While our fears, our worries, and our biggest nightmares continue around us, we will not let them control us. I will not let my students fear the world that they are about to enter, but rather conquer those fears with passion and move forward together — stronger.
Last week was quite a roller coaster with the conversations that we had in my ECS 311 class.
A cover of a Parents‘magazine was displayed on the wall — a mother trying to tame her wild child that was wearing a headdress and holding a tiger in her clenched fist. At first glance this may not be a problem to most people; however, it is a problem for many people.
We had an engaging conversation throughout our class about how it impacted us as individuals — without really going into how it may affect an individual or group of students in our classroom. Some people thought it would be easy to just walk past the magazine, ignoring its entirety. Others looked beyond how it would affect them personally, and reflected on how it could impact someone else, specifically First Nations communities. I was kind of in between — thinking that it did not impact me enough to do something about it, but I empathized for the individuals who felt negatively towards the message that the magazine article was trying to convey.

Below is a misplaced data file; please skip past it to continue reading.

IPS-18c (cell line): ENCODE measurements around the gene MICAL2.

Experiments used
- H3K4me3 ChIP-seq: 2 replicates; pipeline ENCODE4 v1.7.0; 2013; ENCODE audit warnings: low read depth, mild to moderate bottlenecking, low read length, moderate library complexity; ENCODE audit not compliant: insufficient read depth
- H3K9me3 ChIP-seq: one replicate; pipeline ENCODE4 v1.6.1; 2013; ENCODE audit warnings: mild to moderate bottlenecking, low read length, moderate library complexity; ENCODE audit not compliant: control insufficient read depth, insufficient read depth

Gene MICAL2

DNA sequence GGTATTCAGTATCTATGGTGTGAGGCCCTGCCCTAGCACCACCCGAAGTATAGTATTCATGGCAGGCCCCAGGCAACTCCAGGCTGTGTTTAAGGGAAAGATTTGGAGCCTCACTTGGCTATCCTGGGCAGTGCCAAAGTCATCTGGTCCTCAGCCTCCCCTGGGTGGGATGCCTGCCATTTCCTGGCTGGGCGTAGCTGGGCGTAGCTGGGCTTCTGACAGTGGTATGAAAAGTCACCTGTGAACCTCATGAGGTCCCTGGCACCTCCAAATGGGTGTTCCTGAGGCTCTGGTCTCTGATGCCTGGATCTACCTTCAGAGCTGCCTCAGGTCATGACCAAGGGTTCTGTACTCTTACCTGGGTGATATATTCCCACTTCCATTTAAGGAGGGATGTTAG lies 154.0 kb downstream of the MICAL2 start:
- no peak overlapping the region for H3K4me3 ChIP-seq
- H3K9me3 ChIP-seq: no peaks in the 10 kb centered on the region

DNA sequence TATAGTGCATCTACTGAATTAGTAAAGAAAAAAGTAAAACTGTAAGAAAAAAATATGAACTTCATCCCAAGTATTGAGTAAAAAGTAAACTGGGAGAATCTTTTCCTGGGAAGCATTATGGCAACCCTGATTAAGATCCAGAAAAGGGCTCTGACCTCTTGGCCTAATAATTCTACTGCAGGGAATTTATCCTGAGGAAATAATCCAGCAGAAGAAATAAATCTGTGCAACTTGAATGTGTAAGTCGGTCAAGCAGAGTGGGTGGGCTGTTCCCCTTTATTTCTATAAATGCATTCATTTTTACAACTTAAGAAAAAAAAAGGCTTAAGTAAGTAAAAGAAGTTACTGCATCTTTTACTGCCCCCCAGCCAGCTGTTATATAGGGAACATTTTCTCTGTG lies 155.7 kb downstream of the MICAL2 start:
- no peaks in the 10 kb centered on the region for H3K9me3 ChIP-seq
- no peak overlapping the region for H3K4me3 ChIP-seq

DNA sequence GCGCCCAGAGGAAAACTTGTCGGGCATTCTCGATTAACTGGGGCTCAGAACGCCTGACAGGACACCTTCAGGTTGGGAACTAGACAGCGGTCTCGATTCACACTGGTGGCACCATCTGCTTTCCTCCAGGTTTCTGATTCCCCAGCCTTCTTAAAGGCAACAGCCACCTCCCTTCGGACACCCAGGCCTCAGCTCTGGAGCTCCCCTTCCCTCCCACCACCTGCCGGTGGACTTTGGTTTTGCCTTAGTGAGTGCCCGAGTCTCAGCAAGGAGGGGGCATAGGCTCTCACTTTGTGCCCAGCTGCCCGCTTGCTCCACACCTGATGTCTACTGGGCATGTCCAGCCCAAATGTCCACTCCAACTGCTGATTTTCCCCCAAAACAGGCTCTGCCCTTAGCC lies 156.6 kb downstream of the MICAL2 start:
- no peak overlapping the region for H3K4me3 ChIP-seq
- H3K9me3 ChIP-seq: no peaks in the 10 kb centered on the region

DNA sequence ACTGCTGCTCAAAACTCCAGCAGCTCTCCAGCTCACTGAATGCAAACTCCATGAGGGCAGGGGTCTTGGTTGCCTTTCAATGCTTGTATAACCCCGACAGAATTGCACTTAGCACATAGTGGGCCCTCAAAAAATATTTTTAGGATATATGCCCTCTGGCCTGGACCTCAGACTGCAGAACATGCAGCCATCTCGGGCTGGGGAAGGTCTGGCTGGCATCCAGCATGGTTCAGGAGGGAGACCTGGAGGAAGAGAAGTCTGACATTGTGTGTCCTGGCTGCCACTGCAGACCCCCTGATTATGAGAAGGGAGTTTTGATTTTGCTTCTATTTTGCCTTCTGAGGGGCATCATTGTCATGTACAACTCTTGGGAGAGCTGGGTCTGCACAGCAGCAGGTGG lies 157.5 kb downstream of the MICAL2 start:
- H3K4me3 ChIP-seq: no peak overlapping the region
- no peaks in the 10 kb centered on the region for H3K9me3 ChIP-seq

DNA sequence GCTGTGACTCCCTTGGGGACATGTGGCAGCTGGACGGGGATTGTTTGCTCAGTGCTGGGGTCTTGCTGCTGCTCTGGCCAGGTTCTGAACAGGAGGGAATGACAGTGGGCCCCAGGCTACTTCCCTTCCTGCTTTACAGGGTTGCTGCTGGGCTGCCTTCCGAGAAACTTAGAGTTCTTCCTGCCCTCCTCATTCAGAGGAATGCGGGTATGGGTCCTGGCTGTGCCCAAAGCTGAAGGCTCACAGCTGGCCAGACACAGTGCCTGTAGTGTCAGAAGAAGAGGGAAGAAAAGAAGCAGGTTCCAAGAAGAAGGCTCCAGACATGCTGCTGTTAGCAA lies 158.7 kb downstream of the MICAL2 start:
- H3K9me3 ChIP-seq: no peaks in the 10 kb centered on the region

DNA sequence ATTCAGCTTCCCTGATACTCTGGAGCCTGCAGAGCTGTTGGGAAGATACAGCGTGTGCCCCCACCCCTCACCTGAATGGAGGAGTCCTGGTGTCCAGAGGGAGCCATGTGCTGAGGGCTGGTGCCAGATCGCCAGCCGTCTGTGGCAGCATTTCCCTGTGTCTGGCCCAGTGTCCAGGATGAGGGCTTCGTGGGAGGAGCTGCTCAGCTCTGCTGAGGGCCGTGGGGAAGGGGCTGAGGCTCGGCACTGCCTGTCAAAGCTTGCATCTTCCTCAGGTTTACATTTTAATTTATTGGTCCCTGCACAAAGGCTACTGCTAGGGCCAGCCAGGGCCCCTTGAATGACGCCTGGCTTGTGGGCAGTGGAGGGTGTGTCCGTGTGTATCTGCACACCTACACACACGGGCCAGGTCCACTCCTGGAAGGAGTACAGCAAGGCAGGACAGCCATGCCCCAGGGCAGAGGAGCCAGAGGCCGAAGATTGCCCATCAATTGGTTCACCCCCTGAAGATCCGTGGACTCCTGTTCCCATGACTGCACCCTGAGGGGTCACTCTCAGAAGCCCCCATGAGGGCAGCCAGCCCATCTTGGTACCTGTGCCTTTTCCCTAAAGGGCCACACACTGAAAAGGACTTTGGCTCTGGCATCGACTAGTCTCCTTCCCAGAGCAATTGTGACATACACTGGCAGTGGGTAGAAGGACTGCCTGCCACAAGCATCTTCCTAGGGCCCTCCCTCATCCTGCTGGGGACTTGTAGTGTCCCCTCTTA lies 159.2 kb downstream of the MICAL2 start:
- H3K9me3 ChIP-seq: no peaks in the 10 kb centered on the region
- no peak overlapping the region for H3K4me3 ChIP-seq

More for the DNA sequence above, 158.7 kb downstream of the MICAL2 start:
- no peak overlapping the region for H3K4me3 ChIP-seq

I never realized how much this topic impacted my thinking until I was in a similar position a few days later. My uncle posted a news article on Facebook about how a number of the Archbishops in Alberta are against schools developing support systems for students so that they can openly and safely identify their gender or sexuality. My uncle wrote some hoorah message with this article, about how he hopes that everyone supports this idea as we need to teach people the ways of the bible.
I grew up in a religious family. I go to church whenever I am home, and I have numerous values that stem from my religion; however, there are also numerous things that I have strayed away from. Such as, because they are instilling this idea that individuals who identify differently than their “sex” need to be helped. I follow the sexuality that I was born with; however, I still felt deeply offended by my uncle’s position on the matter.
After reading this, I thought that I could just deal with it by continuing to scroll through my feed and ignore it. However, the conversation we had this week in ECS came into my mind and I knew that I had to make my feelings known to my uncle.